Dogs are people’s best friends and they evolved close to us when wolves and humans were trying to survive the cold winter without technology. Your pet may not look the part, but if you analyse the dna and go back far enough in the past, you’ll find that your dog, as all dogs, is descended from wolves. Gray wolves and dogs diverged from an extinct wolf species some 15,000 to 40,000 years ago.
A scientific study1 published on nature suggests that modern dogs probably descended from just one population that lived continuously in Europe. “Exactly who domesticated these wolves, when, and how many times, is still a mystery, and scientists don’t agree on the answer. Dogs were probably domesticated by accident, when wolves began trailing ancient hunter-gatherers to snack on their garbage. Docile wolves may have been slipped extra food scraps, the theory goes, so they survived better, and passed on their genes.”
However, despite scientists efforts, there are many controversies about the dog evolution. The article “How Accurate Is Alpha’s Theory of Dog Domestication?”2 brings us the latest studies on dog evolution and domestication:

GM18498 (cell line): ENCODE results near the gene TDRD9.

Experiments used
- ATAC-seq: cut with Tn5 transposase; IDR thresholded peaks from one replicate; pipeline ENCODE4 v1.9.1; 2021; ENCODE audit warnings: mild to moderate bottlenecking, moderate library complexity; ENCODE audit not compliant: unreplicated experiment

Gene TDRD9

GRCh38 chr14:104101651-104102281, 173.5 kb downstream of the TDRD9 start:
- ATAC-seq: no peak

“That the first domesticated animal was a large carnivore, who would have been a competitor for food—anyone who has spent time with wild wolves would see how unlikely it was that we somehow tamed them in a way that led to domestication,” says Brian Hare, director of the Duke University Canine Cognition Center. Hare adds that most wolves would have been fearful and aggressive towards humans—because that’s the way most wolves behave. But some would have been friendlier, which may have given them access to human hunter-gatherer foodstuffs. “These wolves would have had an advantage over other wolves, and the strong selection pressure on friendliness had a whole lot of byproducts, like the physical differences we see in dogs,” he says. “This is self-domestication. We did not domesticate dogs. Dogs domesticated themselves.”
Using infographics we can visualize better the evolutionary relashionship between dogs and other animals. We’ve made an infographic to show the dog classification in the Animalia Kingdom (Canis lupus).
You can create your own infographic too and show a different topic on dog evolution, you can even use our dog picture to illustrate. Nice, right? Just upload your dog image to our platform. And if you don’t find the illustration you want, don’t worry, just write to email@example.com and request a new one.
Are you excited to start your own infographic? Start now for free with infographic templates.
- Ancient European dog genomes reveal continuity since the Early Neolithic
- How Accurate Is the Theory of Dog Domestication in ‘Alpha’?
Subscribe to our newsletter
Exclusive high quality content about effective visual
communication in science.